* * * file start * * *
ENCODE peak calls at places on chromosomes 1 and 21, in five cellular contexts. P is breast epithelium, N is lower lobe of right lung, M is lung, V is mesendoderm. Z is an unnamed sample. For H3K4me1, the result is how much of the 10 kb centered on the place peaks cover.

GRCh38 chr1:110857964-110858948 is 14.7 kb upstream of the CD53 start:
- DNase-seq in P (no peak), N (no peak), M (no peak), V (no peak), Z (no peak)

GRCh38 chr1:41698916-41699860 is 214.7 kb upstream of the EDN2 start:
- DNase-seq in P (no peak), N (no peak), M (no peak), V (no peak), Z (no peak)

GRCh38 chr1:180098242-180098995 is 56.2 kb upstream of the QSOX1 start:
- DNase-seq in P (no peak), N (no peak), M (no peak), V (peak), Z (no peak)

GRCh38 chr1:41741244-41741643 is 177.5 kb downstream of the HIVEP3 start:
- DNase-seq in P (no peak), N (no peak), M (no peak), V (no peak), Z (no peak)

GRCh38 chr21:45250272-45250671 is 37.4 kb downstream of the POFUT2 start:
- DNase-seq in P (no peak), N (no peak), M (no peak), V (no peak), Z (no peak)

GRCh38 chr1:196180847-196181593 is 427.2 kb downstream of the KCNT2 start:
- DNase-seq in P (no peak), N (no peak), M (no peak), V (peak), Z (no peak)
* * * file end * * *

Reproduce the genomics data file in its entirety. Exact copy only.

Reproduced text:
ENCODE peak calls at places on chromosomes 1 and 21, in five cellular contexts. P is breast epithelium, N is lower lobe of right lung, M is lung, V is mesendoderm. Z is an unnamed sample. For H3K4me1, the result is how much of the 10 kb centered on the place peaks cover.

GRCh38 chr1:110857964-110858948 is 14.7 kb upstream of the CD53 start:
- DNase-seq in P (no peak), N (no peak), M (no peak), V (no peak), Z (no peak)

GRCh38 chr1:41698916-41699860 is 214.7 kb upstream of the EDN2 start:
- DNase-seq in P (no peak), N (no peak), M (no peak), V (no peak), Z (no peak)

GRCh38 chr1:180098242-180098995 is 56.2 kb upstream of the QSOX1 start:
- DNase-seq in P (no peak), N (no peak), M (no peak), V (peak), Z (no peak)

GRCh38 chr1:41741244-41741643 is 177.5 kb downstream of the HIVEP3 start:
- DNase-seq in P (no peak), N (no peak), M (no peak), V (no peak), Z (no peak)

GRCh38 chr21:45250272-45250671 is 37.4 kb downstream of the POFUT2 start:
- DNase-seq in P (no peak), N (no peak), M (no peak), V (no peak), Z (no peak)

GRCh38 chr1:196180847-196181593 is 427.2 kb downstream of the KCNT2 start:
- DNase-seq in P (no peak), N (no peak), M (no peak), V (peak), Z (no peak)